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ItemTrends in land information system administration in AustraliaWilliamson, Ian P. ( 1986)Current land information system (LIS) activities and trends, at the Commonwealth, state and local government levels in Australia, are briefly reviewed. The reasons for the pre-occupation with parcel (cadastral) data are discussed while recognising that the challenge for the next decade is the integration of resource, environmental and socio-economic data into parcel-based systems. LIS models are reviewed with particular emphasis on LIS administration in the Australian context.
ItemUse of the Internet in the diffusion of GIS for General Practices in Victoria, AustraliaEscobar, Francisco J. ; Williamson, Ian P. ; GREEN, JULIE ; WATERS, ELIZABETH ( 1998)This paper describes the delivery of a Geographic Information System (GIS) product through the Internet for primary health care services provided at general medical practices in the State of Victoria, Australia. The paper details a collaborative research project whose principal aim was to develop a methodology for creating a GIS as a decision support system, for more effective use of information about population and health services at a given location. The methodology employed is based on the ability of a GIS to establish interrelationships between a combination of health, geographic and demographic data. An overview is given of GIS as a technology which allows geospatial data to be analysed, displayed and queried. The results of the project can be demonstrated through a live presentation, detailing specific and generic reasons for the choice of the Internet as the preferred delivery mechanism. The paper concludes with the identification of important issues related to the research and the use of the World Wide Web for Geographic Information Systems and Health.
ItemExploring the key areas of spatial metadata automation research in AustraliaOLFAT, HAMED ; Kalantari, Mohsen ; RAJABIFARD, ABBAS ; Williamson, Ian P. ; Pettit, Christopher ; Williams, Stephen (Leuven University Press, 2010)Improving the spatial metadata management process to facilitate data discovery, access and retrieval through an SDI platform has been the goal of a number of organizations at different jurisdictional levels in Australia. A current linkage research project titled “Spatial Metadata Automation” is being conducted at the University of Melbourne in conjunction with some industry partners. This research project aims to explore different approaches for automating spatial metadata so that the process of creating and updating spatial metadata – where feasible – becomes automatic. As part of the project an online questionnaire was designed and distributed within the major organizations dealing with spatial data in Australia to assess the users’ needs regarding metadata automation and also the current status of the activities in metadata creation and updating. This paper presents the results of the assessment process and explores the key areas of spatial metadata automation research in Australia. It also reviews some of the more important initiatives regarding spatial metadata in this country and explains the characteristics and framework of the current research. The paper then discusses the structure of the questionnaire and the results of the responses analysis. Finally, the findings, future needs and research questions are presented.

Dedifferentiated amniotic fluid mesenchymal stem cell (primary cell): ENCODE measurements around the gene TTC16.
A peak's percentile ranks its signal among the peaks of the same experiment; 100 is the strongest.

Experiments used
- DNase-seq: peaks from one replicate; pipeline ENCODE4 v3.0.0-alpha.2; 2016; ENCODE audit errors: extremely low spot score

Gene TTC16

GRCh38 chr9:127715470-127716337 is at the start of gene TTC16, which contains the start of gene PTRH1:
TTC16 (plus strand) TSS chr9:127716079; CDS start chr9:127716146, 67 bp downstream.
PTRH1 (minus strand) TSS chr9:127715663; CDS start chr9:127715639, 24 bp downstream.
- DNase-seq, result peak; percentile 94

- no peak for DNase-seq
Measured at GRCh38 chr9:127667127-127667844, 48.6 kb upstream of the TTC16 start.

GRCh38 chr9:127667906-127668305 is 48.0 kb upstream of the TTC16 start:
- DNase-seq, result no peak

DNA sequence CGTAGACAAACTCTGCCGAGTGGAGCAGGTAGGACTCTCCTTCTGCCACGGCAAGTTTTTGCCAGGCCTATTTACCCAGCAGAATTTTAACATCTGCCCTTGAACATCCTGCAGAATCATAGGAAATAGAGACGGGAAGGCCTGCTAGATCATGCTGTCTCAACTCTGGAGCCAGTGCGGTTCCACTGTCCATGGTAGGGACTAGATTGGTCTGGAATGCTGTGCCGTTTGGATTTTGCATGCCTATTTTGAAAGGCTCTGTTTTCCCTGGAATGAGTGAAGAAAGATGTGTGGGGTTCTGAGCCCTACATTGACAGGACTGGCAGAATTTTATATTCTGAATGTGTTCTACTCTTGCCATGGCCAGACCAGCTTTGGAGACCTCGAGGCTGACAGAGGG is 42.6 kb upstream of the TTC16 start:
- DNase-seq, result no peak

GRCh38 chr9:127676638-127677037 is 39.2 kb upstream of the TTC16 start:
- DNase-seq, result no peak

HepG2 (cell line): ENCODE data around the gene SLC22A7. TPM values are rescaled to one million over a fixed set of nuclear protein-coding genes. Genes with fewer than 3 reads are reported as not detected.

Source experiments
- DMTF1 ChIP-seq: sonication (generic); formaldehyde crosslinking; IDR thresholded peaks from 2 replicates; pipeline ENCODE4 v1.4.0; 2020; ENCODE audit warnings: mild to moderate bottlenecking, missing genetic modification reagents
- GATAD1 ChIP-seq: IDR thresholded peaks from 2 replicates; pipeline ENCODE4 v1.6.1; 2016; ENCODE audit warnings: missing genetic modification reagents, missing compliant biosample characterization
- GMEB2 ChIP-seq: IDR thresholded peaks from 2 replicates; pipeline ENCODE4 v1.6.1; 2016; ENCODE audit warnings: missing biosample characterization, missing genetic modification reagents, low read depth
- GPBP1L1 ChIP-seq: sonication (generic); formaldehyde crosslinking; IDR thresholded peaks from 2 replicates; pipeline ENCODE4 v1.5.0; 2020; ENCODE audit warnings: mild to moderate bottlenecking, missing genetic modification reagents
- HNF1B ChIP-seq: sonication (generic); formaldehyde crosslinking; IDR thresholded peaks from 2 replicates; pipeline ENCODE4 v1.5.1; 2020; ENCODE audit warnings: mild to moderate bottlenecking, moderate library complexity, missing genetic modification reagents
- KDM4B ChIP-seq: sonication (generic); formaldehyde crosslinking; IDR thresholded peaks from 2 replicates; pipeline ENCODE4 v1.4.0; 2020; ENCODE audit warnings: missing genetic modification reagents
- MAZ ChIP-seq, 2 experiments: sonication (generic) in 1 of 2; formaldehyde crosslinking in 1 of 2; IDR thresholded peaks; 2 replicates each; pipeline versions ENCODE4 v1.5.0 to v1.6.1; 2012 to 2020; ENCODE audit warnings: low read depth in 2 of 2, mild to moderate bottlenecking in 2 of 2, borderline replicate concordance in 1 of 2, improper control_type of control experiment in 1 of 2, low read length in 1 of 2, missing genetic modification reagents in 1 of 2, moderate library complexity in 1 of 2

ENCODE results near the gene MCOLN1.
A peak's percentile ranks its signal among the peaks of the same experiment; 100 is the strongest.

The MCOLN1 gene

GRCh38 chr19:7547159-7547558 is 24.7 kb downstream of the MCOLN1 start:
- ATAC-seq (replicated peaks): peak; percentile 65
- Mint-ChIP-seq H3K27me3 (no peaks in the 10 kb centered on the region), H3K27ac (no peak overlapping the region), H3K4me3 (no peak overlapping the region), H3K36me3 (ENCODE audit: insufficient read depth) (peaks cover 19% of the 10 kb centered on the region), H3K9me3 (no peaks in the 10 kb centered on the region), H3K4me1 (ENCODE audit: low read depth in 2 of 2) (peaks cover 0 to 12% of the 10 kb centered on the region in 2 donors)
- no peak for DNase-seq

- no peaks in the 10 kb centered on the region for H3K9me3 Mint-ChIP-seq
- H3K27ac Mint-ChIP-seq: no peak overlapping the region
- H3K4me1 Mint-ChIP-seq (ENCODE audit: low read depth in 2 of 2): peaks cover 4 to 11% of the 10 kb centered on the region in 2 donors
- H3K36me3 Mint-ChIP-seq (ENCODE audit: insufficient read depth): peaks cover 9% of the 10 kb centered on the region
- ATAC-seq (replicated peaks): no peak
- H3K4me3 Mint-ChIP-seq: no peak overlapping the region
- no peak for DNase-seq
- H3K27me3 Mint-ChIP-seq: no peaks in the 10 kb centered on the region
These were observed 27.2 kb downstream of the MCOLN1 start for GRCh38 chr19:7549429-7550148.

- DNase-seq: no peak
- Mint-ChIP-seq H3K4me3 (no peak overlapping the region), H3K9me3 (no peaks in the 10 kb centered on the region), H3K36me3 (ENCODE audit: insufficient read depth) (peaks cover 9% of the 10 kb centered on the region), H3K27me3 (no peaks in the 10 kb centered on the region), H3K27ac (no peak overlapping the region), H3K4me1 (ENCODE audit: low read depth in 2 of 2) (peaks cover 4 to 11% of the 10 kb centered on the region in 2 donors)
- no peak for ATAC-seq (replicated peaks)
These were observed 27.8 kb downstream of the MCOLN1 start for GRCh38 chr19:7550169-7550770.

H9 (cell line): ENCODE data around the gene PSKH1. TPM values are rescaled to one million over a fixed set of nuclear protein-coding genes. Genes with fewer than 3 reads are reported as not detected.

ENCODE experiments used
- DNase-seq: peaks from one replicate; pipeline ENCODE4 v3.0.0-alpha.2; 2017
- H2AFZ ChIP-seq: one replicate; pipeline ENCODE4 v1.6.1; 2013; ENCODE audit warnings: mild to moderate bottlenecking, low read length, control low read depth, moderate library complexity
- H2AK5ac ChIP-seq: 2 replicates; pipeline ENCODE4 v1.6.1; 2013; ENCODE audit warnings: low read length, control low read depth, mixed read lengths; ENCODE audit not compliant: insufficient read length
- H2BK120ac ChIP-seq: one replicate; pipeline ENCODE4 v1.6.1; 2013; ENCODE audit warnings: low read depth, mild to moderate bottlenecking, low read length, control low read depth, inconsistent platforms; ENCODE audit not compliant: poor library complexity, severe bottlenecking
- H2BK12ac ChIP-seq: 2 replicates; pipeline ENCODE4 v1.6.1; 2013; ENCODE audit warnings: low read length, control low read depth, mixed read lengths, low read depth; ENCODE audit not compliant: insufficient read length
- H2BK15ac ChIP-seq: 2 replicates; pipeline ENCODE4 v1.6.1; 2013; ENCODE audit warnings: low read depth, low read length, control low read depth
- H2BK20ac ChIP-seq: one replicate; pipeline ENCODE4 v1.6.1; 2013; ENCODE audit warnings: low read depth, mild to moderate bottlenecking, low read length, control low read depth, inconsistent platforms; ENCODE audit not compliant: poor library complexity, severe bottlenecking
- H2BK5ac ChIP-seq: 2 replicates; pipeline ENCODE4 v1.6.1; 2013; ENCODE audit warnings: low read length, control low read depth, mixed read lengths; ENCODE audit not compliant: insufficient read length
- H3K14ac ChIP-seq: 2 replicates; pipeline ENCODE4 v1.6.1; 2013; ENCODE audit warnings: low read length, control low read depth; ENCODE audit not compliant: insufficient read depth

ItemBuilding the spatial data infrastructure through data sharing: measuring progress within Australian local and state government jurisdictionsMCDOUGALL, KEVIN ; RAJABIFARD, ABBAS ; Williamson, Ian Philip ( 2007)In the past decade efforts to develop spatial data infrastructures (SDIs) have migrated from the initial “top-down” national approaches to “bottom-up” and cross jurisdictional efforts at the sub-national level. Although national SDI developments are fundamental to building the SDI culture and policy, it is sub-national and local SDI development that will deliver the immediate benefits to citizens and the community. In countries which have highly decentralised federations of states such as Australia, United States and Canada, the challenge is how to co-ordinate the literally thousands of often small local government jurisdictions which are important contributors to state and local SDIs. In recent years, a number of co-operative spatial data sharing partnerships between local and state government have emerged in Australia. These partnerships are relatively new initiatives that have been established to facilitate more effective sharing of spatial data between organisations, but also as a mechanism to contribute to SDI development. To maximise the benefits from these partnerships it is essential to understand the factors that contribute to their successful operation and sustainability. This paper investigates these collaborative arrangements and examines the motivations, mechanisms and frameworks for data sharing between local and state governments.